‘Living’ is released
22 January 2022
24 January 2022
Thanks for the heads-up, Ugetsu! The articles indeed make it sound pretty good. Hopefully it’ll get a wide enough release after its Sundance debut.
25 January 2022
I watched it, and was slightly surprised by the effusive early reviews. Bear in mind that many were from the British press, and Bill Nighy is a much loved figure in my home country. He is much older than Takashi Shimura was (73 versus 48) and that gives the film an elegaic “Goodbye Mr. Chips” quality, rather than the urgent, existential questioning of the original. The fact that it is set in 1953, complete with steam trains and vintage buses, adds to the sense of nostalgia.
Nighy gives an excellent performance, and Nobel prize winner Ishiguro serves up some good lines, very much in the “emotionally repressed Englishman” mode of “The Remains of the Day.” EG on confessing his fatal diagnosis for the first time: “It’s a bit of a bore, but it seems I have only six months to live…” It comes across as a character study, rather than the depiction of a universal experience.
There’s no gangster scene, and the novelist is is a purveyor of soft porn, rather than a nihilist offering a tempting world view. His hedonistic night out with “Williams” / Watanabe is about as erotic as a stale marmite sandwich. There is also a feel-good ending supplied by an important character not present in the original.
Perhaps I’m being too critical, but that’s the problem with remaking one of the world’s greatest movies. Frankly, I think they should have deviated more from the original, as AK did with his Shakespeare adaptions. Set in a C21st context with C21st temptations and C21st choices, it might have retained more of the emotional power.
26 January 2022
Thanks for the information, PeterT! Early reviews often tend to be rosy, it’s good to have your more level-headed thoughts.
It looks like Sony has picked up the film.
28 January 2022
They need to turn it into a Western. Kurosawa remakes only work as Westerns…. lol.
28 January 2022
They need to turn it into a Western.
It is the turn of the 20th century. The frontier has been tamed, the wild west a thing of the past. A drunken good-for-nothing now-a-thing-of-the-past cowboy contracts a bad cough and on a whim decides to spend the rest of his short life building a park for the town’s children. The townspeople both pity and make fun of him. The preacher actively sabotages his work. But with the encouragement of a visiting travel memoirist and a friendly barmaid-turned-rancher, the cowboy manages to pull himself together and find a hint of meaning in his miserable life.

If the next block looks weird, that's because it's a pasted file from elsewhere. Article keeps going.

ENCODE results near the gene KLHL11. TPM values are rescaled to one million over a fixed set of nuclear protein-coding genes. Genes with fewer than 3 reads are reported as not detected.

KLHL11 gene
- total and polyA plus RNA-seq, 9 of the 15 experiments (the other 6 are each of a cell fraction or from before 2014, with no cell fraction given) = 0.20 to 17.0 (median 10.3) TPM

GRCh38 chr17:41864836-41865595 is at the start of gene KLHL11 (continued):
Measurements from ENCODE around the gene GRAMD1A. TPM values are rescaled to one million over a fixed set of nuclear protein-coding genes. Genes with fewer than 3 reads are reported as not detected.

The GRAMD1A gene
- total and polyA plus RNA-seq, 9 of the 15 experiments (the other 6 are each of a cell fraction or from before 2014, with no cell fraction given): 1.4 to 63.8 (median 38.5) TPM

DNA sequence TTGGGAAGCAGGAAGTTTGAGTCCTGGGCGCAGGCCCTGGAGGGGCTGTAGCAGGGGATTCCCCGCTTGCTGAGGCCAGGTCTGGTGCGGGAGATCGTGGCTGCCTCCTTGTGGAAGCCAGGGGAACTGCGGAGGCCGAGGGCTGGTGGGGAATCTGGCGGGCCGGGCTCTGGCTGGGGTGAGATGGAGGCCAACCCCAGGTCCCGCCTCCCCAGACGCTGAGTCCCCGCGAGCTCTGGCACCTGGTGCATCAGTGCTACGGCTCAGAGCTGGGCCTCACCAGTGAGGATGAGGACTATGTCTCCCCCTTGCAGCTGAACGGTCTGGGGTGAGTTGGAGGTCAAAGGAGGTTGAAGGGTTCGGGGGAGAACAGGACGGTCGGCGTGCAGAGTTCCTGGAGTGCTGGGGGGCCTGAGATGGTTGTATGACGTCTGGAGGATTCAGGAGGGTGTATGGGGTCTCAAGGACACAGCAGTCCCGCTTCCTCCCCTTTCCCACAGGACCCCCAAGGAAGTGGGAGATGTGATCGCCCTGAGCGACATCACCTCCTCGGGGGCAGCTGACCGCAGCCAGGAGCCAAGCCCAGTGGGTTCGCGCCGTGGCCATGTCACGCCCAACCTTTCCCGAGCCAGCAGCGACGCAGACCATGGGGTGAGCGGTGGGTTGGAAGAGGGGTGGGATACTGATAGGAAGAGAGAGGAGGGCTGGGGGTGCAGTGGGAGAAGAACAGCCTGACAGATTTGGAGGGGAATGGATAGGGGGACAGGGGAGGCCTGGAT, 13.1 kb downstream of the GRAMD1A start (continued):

To be honest… I might actually watch that.
28 January 2022
Yup, that would work. But how about a contemporary London version, starring eg. Jude Law? Instead of a kids’ park, our hero would create a new youth / sports club in a rough part of town, after a group of mothers protest that their young sons are getting sucked into gangs. The decadent novelist would be a stand-up comedian. He would take “Watanabe” to the Groucho Club in Soho, then on to a gay night club where they snort coke and drink multiple tequila slammers. They end up in a karaoke joint, where our man ruins the mood by singing Dylan’s Knockin’ on Heaven’s Door.
Soaring house prices mean Watanabe’s son and daughter-in-law can never afford a place of their own, so they are unhappy with his presence. The young lady who quits the boredom of city hall wants to train as a nurse, but has to pay off her student loans by working as a lap-dancer. The gangster could be a dodgy Russian property developer.
Ishiguro would not be the right man for this one. The director could be Guy Richie.
2 February 2022
Guy Ritchie’s Ikiru would definitely be… something. 🙂
But let’s face it, the most likely new big budget remake would be a superhero film, because everything these days seems to be. This actually begs the question: where IS our Extended Kurosawa Universe? Why hasn’t Toho put that together yet? If I understand how superhero stories work (which I may well not), in EKU, all of Kurosawa’s films would be considered to have taken place in the same universe and the heroes and villains would be mixed into new storylines, which sort of follow old storylines, but then do not.
In EKU, Watanabe would likely be trying to build his playground in the middle of the Seven Samurai village.
The Kazuo Ishiguruo scripted remake of Ikuru has just been released. Judging from the early reviews, it seems to be remarkably faithful to the original and seems to be really very good.